Olga Rodríguez Marcos: “We receive many cases in which one parent wants to vaccinate their child and the other does not”

Compulsory vaccination spreads across Europe before ómicron and Austria is going to be the first country to impose it. Could it be raised here?

—With the existing level of vaccination, neither is it going to be considered, nor do I think it would be viable. Our courts have already shown that they are absolutely guaranteeing, as was made clear with the ruling that the second state of alarm was unconstitutional. After that setback and also seeing how the Supreme Court reflected the issue of the covid passport, or the curfew and so on, it would not get the go-ahead. Of course, our way of understanding the law is not prone to compulsory vaccinations.

Could it not even be imposed for the most sensitive groups such as health or socio-health personnel?

—It is that if we go into the workplace, the issue legally becomes even more controversial. By imposing a compulsory vaccination on a health worker, you are saying in a veiled way that those who are not vaccinated will not be able to be hired and that those who do not comply with the regulations can be fired. Hypothetically, it would make some sense to restrict labor rights for a scientifically accredited common good, but this is not the case either, because the vaccine does not prevent the transmission of the disease since it is not sterilizing.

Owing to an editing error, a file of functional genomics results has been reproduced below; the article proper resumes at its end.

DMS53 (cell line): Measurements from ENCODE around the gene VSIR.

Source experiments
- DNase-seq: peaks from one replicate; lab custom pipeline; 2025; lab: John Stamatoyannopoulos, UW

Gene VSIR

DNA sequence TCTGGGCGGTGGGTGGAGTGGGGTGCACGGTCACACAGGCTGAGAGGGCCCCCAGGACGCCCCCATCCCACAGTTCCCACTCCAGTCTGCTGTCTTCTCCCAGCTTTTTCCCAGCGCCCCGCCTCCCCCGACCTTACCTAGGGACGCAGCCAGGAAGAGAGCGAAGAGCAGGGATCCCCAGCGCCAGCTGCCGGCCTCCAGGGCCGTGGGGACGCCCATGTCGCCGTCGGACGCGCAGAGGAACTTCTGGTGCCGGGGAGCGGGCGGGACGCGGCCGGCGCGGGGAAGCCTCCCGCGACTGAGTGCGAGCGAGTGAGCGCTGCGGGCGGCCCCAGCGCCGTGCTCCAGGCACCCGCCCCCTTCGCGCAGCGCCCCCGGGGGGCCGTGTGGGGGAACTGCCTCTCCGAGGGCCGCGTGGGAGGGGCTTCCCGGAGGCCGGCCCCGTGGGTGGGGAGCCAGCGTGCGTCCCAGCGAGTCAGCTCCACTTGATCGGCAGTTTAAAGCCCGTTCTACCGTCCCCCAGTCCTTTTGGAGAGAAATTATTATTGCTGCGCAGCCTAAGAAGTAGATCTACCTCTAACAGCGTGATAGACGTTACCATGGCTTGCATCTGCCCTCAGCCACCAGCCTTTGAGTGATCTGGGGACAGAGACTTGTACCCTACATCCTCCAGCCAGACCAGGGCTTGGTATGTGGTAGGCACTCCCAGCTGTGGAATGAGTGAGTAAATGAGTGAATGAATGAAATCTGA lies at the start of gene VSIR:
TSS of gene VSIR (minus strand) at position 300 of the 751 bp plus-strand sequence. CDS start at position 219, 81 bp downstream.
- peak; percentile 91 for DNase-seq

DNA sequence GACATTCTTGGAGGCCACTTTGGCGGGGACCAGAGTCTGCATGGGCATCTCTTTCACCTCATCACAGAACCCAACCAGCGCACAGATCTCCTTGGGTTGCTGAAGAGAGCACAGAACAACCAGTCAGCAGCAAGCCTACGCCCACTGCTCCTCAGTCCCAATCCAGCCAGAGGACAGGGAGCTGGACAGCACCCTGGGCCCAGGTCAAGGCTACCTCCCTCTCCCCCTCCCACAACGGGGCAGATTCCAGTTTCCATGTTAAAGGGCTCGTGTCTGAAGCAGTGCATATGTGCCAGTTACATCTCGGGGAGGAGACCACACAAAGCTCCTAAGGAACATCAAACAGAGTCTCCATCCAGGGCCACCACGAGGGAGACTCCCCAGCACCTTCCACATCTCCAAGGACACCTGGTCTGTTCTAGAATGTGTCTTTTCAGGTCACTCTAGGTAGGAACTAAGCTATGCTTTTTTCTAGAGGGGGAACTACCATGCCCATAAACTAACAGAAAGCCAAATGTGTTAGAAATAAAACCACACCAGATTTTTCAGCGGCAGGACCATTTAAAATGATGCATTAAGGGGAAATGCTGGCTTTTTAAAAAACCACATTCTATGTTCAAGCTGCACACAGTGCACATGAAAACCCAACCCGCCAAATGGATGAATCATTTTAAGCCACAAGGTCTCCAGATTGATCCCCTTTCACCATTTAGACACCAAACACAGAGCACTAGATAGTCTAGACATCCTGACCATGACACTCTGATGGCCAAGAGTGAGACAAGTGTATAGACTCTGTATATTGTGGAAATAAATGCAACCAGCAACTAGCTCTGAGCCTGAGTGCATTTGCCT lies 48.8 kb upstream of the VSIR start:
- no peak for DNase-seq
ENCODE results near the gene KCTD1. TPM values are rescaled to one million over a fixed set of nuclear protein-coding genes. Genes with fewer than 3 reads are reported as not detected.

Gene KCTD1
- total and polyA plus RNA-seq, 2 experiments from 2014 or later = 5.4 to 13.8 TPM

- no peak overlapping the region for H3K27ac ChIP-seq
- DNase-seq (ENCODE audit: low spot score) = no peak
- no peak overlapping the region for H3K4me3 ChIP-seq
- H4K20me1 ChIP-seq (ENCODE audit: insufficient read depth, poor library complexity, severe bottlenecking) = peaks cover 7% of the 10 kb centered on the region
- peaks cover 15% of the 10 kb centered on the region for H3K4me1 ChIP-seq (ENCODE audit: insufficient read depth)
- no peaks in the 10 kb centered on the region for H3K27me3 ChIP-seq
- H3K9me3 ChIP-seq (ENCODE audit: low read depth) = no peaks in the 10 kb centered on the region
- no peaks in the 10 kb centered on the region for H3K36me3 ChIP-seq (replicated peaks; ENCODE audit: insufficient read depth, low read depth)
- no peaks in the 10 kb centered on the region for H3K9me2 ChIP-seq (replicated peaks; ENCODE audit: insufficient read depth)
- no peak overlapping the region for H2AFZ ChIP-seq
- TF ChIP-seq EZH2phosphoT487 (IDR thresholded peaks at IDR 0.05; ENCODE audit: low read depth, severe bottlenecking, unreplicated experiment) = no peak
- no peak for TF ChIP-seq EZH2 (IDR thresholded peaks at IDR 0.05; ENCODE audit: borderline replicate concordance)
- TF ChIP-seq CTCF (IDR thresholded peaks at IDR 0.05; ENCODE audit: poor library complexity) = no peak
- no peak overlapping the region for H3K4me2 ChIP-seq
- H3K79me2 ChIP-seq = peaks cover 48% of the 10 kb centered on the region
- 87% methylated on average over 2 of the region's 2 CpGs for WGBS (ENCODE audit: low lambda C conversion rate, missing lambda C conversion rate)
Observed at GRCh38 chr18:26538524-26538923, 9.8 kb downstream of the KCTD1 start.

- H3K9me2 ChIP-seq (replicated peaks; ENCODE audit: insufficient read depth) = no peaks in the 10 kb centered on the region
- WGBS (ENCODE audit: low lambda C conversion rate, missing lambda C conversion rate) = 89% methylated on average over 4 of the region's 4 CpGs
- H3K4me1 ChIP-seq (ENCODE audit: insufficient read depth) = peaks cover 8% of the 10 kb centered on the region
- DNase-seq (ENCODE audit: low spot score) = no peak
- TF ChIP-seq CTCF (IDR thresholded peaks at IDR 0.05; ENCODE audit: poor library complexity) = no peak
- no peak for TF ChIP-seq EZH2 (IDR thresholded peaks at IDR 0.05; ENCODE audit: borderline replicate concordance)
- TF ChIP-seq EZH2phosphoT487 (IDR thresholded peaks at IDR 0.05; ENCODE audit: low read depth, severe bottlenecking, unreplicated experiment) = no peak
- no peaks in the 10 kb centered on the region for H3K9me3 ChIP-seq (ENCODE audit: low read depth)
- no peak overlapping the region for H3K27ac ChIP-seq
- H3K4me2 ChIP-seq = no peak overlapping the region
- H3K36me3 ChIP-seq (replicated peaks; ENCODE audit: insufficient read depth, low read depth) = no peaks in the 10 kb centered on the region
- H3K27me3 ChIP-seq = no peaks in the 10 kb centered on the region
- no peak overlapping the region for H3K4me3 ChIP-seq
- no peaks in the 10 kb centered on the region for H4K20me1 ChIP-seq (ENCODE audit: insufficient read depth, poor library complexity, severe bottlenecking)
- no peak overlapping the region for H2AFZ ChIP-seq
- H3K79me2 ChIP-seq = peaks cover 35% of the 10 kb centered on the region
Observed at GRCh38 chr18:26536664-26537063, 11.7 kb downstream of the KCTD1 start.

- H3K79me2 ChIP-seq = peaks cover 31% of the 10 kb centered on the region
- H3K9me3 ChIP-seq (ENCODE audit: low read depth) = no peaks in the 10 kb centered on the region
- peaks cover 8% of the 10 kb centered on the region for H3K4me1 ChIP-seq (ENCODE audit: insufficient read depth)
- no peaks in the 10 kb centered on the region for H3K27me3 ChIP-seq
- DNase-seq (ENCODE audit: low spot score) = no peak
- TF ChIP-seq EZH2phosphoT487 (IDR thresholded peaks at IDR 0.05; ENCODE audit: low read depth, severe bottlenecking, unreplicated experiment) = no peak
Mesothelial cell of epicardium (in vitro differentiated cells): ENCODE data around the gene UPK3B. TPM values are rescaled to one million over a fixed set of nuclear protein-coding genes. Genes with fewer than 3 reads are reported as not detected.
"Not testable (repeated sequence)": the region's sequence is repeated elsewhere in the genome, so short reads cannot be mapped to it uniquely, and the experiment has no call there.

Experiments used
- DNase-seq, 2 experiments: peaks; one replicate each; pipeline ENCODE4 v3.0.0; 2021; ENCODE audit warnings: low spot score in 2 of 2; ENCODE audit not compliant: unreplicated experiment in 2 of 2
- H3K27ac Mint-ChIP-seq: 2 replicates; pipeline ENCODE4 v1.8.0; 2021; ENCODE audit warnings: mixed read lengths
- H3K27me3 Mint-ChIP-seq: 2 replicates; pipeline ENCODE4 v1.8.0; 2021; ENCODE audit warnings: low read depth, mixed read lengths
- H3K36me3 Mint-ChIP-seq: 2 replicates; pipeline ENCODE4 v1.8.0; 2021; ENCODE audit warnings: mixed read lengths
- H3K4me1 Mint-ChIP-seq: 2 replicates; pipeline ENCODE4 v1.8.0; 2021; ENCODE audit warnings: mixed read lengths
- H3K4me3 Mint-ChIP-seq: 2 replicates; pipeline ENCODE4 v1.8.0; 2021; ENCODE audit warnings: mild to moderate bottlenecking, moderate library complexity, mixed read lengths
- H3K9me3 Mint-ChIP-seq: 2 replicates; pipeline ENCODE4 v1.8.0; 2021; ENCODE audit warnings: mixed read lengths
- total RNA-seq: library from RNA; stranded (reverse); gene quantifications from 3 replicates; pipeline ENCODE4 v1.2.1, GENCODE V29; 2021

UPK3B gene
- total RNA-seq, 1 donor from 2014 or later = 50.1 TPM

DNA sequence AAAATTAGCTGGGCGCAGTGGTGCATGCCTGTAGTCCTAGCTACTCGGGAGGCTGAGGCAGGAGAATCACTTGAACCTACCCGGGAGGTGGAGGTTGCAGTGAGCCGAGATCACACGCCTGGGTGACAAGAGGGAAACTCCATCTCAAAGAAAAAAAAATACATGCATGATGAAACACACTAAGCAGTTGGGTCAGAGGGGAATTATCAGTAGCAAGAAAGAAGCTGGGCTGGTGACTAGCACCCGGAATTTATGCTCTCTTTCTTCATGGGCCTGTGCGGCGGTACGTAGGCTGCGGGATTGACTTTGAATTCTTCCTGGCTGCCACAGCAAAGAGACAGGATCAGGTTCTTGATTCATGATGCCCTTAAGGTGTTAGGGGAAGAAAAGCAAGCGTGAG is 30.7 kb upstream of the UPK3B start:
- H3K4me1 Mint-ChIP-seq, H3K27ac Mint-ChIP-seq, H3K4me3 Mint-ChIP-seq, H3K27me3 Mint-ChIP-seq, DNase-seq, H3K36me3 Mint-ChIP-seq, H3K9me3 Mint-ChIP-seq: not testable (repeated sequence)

Does that mean that in our legislation individual rights are more important than collective rights, than public health?

—It’s not that it’s more important, it’s that what the courts always consider is a weighting of rights. As when the right to freedom of expression and the right to honor are confronted. The courts do what they can with the law in hand and without forgetting that each one has its own ideological bias. They are really making balances between the two, taking into account the still photo of each moment of the pandemic. It is not that one is superior to the other, but that each time this conflict arises they have to arrive at a balance.

What is happening with the vaccination of minors when one parent wants to immunize his or her son or daughter and the other refuses?

—This is hot because we are receiving many cases of divorcees in this sense. More than we expected. These cases clog the courts and are very unpleasant. Vaccinate or not is part of the sphere of parental authority. It has nothing to do with custody.

And how it works?

—Well, in this case, the one who wants to vaccinate has to go to the family judge and has to present the discrepancy. That one considers vaccination beneficial for the minor and, on the other hand, the other does not believe it to be correct. So, to supply the will of the one who does not want, the judge has to put the signature. Either we have the signature of the parents, or that of one and that of the judge.

What are the judges deciding right now?

-There is everything. There is no unified criteria. Most go for scientific evidence. In other words, in principle, there are no side effects and, therefore, there is nothing that objectively says that there is a risk for a minor to be vaccinated. But everyone has a criteria. They are specific cases depending on the circumstances of each family because having grandparents at home is not the same as not having them, if they are very young children, some point out that you can choose to have them at home… the feelings of each judge and the needs of each minor.

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